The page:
Transfer Alliance Program Supports New Transfer Students
TAP Uses Peer Allies to Ease Transition in First Semester
By Katharine Webster
Kylie Encarnacao joined UML’s brand-new Transfer Alliance Program for “community, and to be connected with the opportunities on campus.”
At a welcome event for students in the program (also known as TAP), Encarnacao, a sophomore business major from Reading, Massachusetts, who spent her first year of college at Bridgewater State University, said, “You don’t have four years to figure things out. You’re already kind of behind.”
Nicole Karp, a junior business major from Dudley, Massachusetts, who earned her associate degree at Quinsigamond Community College, says she joined to meet other transfer students.
“Being a transfer can be a little more isolating, so I wanted to meet people who are closer to my age, have common interests and are also going to be a little bit lost,” she says.
Even before they arrived on campus, Encarnacao, Karp and Anna Barta, a junior biochemistry major from Hastings, Nebraska, had connected through TAP as they sought housing; all three are in the Honors College and living in dedicated honors housing at University Suites. When they met on the day of Convocation and the TAP welcome event, they already felt like they had friends, they said.
“Those are just the kinds of connections we want TAP to facilitate,” says Julie Nash, vice provost for academic affairs, who created the program. “We know that students who feel connected are more successful.”
TAP offers occasional events, workshops and connections with “peer allies” – current, successful transfer students – to help new transfer students get connected to campus resources, events, clubs and each other during their first semester on campus, says Ellen Nichols, the new coordinator for transfer initiatives.
Faculty Director Kyle Coffey, an associate teaching professor of physical therapy and kinesiology, who is leading the program with Nichols, says TAP will also help connect transfer students with faculty for research and Honors College projects earlier in their time here.
Transfer students – who make up more than 40% of UML undergraduates – have unique needs, and TAP is designed to take those into account, says Nichols, who was previously an English professor and dean at several community colleges, including Middlesex Community College.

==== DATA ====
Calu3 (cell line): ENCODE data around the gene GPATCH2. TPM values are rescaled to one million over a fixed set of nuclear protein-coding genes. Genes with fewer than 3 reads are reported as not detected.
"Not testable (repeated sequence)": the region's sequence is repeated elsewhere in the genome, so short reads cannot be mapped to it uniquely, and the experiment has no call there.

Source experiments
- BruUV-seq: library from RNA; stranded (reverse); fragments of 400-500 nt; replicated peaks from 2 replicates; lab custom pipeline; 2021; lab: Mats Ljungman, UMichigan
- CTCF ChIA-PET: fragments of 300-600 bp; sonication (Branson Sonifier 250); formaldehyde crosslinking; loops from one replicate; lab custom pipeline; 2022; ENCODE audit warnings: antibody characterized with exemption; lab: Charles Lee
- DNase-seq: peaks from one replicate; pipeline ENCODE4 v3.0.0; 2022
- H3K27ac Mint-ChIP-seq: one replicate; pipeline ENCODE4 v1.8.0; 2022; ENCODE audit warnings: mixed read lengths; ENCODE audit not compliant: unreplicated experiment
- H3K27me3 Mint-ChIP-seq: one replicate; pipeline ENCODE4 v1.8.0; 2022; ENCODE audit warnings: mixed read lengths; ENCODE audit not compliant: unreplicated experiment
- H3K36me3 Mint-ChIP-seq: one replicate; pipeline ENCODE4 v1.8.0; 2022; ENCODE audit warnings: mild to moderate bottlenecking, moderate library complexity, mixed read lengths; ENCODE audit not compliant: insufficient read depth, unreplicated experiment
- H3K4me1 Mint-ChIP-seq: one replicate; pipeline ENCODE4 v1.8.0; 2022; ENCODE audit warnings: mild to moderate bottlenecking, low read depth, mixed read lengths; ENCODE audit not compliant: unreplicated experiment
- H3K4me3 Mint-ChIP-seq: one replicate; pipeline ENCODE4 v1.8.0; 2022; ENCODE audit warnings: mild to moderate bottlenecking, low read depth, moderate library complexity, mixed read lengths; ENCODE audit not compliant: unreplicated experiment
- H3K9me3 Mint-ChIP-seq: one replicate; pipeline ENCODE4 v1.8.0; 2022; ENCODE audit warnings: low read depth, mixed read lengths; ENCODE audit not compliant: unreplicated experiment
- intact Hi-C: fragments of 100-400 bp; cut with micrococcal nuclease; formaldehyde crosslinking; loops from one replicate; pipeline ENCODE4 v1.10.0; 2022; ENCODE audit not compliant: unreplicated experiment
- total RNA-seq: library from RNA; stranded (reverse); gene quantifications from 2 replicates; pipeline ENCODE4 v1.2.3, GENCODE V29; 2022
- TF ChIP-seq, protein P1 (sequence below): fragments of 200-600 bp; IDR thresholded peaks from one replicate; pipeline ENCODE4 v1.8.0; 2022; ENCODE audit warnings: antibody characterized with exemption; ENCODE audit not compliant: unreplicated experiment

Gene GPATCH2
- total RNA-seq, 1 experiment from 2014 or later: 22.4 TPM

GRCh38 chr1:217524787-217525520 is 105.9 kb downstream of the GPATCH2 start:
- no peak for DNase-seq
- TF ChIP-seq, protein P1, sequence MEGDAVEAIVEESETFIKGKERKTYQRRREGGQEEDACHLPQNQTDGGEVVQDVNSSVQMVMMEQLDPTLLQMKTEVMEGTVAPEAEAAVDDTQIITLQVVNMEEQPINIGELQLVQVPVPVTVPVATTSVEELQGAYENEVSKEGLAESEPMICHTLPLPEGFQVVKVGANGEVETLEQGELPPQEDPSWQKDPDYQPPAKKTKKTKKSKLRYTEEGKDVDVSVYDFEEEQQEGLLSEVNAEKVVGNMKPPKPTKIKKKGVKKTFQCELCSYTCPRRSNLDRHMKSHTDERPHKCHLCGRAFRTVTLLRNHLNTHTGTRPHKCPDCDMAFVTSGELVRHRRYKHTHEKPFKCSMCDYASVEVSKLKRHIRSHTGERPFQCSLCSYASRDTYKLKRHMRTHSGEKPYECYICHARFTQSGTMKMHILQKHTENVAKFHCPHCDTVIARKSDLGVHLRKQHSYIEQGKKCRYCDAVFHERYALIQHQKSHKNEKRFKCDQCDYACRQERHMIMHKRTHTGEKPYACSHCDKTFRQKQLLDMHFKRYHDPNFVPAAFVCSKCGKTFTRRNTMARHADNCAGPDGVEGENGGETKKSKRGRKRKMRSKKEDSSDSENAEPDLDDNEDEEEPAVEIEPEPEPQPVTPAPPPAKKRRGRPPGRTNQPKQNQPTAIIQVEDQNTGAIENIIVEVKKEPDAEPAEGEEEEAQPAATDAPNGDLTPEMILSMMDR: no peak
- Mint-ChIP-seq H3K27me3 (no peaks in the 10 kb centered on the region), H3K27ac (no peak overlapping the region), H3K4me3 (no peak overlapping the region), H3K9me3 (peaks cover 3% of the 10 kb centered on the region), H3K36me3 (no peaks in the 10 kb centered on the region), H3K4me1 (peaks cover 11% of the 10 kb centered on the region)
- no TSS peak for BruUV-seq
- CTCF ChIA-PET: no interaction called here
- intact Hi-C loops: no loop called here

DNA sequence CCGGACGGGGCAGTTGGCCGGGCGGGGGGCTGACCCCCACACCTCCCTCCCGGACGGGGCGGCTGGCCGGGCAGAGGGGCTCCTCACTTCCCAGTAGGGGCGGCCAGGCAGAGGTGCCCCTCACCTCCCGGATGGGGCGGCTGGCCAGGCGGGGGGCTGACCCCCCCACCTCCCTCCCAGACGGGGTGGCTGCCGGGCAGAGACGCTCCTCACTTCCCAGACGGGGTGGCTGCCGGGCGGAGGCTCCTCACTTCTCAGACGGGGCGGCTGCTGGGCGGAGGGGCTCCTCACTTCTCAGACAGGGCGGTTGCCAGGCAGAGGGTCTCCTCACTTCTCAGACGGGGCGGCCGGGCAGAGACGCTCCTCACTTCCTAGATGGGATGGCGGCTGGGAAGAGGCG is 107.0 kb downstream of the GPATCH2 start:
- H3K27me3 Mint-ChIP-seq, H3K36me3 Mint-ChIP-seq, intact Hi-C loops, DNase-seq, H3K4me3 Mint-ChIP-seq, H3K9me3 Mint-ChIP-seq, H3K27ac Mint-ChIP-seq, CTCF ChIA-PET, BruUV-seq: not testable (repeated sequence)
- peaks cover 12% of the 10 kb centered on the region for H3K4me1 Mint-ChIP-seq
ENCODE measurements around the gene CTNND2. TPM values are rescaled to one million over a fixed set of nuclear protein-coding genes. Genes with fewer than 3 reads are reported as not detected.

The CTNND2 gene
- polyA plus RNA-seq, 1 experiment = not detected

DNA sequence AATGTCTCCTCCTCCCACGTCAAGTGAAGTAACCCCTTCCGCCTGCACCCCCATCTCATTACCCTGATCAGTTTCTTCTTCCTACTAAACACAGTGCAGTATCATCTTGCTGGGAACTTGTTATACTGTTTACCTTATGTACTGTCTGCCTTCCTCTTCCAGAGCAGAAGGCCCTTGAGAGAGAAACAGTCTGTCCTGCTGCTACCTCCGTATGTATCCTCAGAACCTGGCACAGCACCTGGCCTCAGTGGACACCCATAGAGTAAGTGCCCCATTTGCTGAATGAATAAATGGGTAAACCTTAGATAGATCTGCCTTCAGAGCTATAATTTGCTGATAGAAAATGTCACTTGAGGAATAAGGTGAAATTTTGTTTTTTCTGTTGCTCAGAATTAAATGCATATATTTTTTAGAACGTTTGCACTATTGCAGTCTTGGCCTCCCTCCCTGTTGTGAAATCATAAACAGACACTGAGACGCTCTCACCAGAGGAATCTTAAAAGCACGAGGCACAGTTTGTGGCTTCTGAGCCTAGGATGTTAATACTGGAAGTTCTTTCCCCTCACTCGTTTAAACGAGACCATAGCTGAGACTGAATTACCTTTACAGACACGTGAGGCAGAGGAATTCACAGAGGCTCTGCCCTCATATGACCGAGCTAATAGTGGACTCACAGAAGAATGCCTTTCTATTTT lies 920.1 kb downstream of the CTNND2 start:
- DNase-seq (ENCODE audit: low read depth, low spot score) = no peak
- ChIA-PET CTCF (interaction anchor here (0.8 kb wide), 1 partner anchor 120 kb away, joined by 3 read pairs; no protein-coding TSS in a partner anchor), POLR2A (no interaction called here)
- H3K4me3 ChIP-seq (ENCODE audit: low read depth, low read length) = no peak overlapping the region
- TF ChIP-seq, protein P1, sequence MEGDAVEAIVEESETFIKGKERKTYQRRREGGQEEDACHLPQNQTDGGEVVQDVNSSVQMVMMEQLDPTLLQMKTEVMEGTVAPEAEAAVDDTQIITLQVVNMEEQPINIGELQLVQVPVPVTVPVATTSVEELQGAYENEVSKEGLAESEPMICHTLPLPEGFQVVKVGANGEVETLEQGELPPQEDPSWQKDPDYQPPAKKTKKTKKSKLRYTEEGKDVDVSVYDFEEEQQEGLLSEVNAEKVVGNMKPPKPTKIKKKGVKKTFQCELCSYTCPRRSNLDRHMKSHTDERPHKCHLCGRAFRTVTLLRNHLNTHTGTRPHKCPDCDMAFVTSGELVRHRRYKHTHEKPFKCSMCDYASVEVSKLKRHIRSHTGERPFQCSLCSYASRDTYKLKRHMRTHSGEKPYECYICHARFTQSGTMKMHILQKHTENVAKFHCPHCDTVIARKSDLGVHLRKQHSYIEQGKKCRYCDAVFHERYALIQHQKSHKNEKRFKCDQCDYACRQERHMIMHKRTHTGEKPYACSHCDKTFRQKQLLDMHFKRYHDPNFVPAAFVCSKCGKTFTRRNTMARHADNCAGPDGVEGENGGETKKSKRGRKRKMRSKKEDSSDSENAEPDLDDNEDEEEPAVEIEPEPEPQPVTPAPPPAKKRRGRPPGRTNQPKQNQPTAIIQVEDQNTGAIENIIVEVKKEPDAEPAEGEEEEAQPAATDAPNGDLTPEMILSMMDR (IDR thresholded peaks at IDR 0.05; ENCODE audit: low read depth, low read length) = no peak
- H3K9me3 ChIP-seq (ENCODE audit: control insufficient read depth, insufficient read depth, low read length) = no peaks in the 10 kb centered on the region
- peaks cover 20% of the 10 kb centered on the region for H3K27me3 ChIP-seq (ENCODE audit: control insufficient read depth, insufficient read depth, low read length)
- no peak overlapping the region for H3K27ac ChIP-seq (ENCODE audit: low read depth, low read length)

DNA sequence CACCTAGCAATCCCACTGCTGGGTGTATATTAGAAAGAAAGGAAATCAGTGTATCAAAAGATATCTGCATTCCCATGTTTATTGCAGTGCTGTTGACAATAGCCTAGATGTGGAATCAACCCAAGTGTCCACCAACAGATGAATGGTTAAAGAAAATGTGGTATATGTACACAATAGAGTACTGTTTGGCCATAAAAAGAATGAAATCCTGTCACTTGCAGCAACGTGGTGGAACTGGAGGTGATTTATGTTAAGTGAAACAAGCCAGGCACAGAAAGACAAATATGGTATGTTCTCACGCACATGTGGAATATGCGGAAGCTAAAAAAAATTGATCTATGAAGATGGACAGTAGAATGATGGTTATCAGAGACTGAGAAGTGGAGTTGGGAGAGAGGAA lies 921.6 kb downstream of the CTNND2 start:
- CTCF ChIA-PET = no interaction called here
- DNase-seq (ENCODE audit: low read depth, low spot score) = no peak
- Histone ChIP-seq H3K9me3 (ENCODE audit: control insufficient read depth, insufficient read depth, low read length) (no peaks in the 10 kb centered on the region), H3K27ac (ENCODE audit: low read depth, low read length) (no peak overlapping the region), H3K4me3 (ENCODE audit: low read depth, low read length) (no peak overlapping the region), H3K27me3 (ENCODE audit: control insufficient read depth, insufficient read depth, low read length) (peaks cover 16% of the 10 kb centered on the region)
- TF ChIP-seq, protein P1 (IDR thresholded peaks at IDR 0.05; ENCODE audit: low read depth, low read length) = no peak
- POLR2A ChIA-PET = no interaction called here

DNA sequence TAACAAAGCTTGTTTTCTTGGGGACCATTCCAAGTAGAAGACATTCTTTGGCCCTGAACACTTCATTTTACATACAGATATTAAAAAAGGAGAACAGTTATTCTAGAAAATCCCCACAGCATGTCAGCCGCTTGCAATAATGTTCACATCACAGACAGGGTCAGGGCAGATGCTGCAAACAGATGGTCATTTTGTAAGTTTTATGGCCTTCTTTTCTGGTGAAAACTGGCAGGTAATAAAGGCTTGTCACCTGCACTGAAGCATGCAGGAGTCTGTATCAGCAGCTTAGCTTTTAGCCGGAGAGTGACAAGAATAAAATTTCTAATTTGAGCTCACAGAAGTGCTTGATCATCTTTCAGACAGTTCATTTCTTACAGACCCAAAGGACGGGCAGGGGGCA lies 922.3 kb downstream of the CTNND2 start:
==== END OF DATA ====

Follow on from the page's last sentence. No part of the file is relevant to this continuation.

Transfer students are generally older than first-year students – their average age is 26 – and they often have heavier work and family responsibilities, university data shows. They are more likely to be supporting themselves financially, to be students of color and to come from a low-income family or community.
“These students have already proved that they are successful as students,” Nash says. “We want to make sure that they and their community college guidance counselors and program advisers know that we’re doing everything we can to support them when they get here.”
One hundred students signed up to join TAP this semester, with 80 of them requesting a peer ally. The program, which will be offered to incoming transfer students every semester, is funded as a pilot for three years, thanks to a $160,000 grant from an anonymous corporate donor, Nash says.
Luisa Londoño, a native of Colombia who moved to Lowell during high school and earned an associate degree with a psychology concentration at Middlesex, says her advisers and professors at Middlesex kept encouraging students to continue their education at UMass Lowell.
Then one of her professors who teaches cognitive psychology at both schools, adjunct faculty member Jose Martinez, invited her to visit his class here. She saw she could fit right in – and she is now an honors psychology major.
“All my credits transferred,” Londoño says. “It was actually very easy, and I was glad because I wasn’t scared.”
Most UML transfer students come from Massachusetts community colleges, especially Middlesex (38%), Northern Essex (20%) and Bunker Hill (11%), and UML works closely with those schools to make sure that their curricula align as much as possible. But quite a few transfer students come from other four-year colleges – and from other countries – as well.
Oliver Ochije moved from Nigeria to study in Massachusetts, and he graduated from Middlesex Community College in 2020 with an associate degree in liberal arts. He had no idea what career he wanted to pursue at the time. But after working full time for three years, including as a security guard, he made up his mind and enrolled here.
Barta, the biochemistry major, came here from a community college in Kansas because UML had the major she wanted and a dance team for which she could audition. It’s also close to Boston, where her girlfriend is in college. And UML made it easier to transfer than other four-year schools she applied to, she says.
“This college had good communications with me; it was the only college that kept reaching out to me, and it offered me a huge scholarship,” Barta said at the event.
“I really wanted to do international business, and a lot of the other colleges that offer it had a lot of specific courses they wouldn’t let me transfer in,” she says. “This school was more open and welcoming to transfer students.”